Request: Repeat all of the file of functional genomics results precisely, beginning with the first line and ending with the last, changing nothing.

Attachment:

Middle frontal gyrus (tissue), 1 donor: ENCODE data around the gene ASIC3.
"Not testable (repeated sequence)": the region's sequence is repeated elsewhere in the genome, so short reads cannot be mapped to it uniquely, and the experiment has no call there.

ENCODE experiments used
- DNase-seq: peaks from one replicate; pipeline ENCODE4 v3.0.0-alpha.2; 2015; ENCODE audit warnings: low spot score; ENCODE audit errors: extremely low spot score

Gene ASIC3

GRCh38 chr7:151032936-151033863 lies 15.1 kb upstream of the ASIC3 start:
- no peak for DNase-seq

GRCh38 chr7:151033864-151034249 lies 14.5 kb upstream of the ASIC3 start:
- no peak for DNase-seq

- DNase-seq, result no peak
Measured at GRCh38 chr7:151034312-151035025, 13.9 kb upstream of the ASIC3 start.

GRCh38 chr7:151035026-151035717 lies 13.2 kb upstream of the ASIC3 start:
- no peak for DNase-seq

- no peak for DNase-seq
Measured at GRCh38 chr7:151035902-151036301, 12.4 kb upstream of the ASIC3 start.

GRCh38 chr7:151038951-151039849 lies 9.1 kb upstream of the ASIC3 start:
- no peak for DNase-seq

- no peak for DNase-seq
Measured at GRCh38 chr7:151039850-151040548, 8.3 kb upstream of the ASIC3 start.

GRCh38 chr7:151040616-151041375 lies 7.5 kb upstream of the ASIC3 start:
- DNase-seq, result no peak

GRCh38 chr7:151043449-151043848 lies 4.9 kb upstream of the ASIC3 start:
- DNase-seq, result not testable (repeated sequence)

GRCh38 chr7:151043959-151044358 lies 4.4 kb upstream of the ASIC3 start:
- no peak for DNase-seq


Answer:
Middle frontal gyrus (tissue), 1 donor: ENCODE data around the gene ASIC3.
"Not testable (repeated sequence)": the region's sequence is repeated elsewhere in the genome, so short reads cannot be mapped to it uniquely, and the experiment has no call there.

ENCODE experiments used
- DNase-seq: peaks from one replicate; pipeline ENCODE4 v3.0.0-alpha.2; 2015; ENCODE audit warnings: low spot score; ENCODE audit errors: extremely low spot score

Gene ASIC3

GRCh38 chr7:151032936-151033863 lies 15.1 kb upstream of the ASIC3 start:
- no peak for DNase-seq

GRCh38 chr7:151033864-151034249 lies 14.5 kb upstream of the ASIC3 start:
- no peak for DNase-seq

- DNase-seq, result no peak
Measured at GRCh38 chr7:151034312-151035025, 13.9 kb upstream of the ASIC3 start.

GRCh38 chr7:151035026-151035717 lies 13.2 kb upstream of the ASIC3 start:
- no peak for DNase-seq

- no peak for DNase-seq
Measured at GRCh38 chr7:151035902-151036301, 12.4 kb upstream of the ASIC3 start.

GRCh38 chr7:151038951-151039849 lies 9.1 kb upstream of the ASIC3 start:
- no peak for DNase-seq

- no peak for DNase-seq
Measured at GRCh38 chr7:151039850-151040548, 8.3 kb upstream of the ASIC3 start.

GRCh38 chr7:151040616-151041375 lies 7.5 kb upstream of the ASIC3 start:
- DNase-seq, result no peak

GRCh38 chr7:151043449-151043848 lies 4.9 kb upstream of the ASIC3 start:
- DNase-seq, result not testable (repeated sequence)

GRCh38 chr7:151043959-151044358 lies 4.4 kb upstream of the ASIC3 start:
- no peak for DNase-seq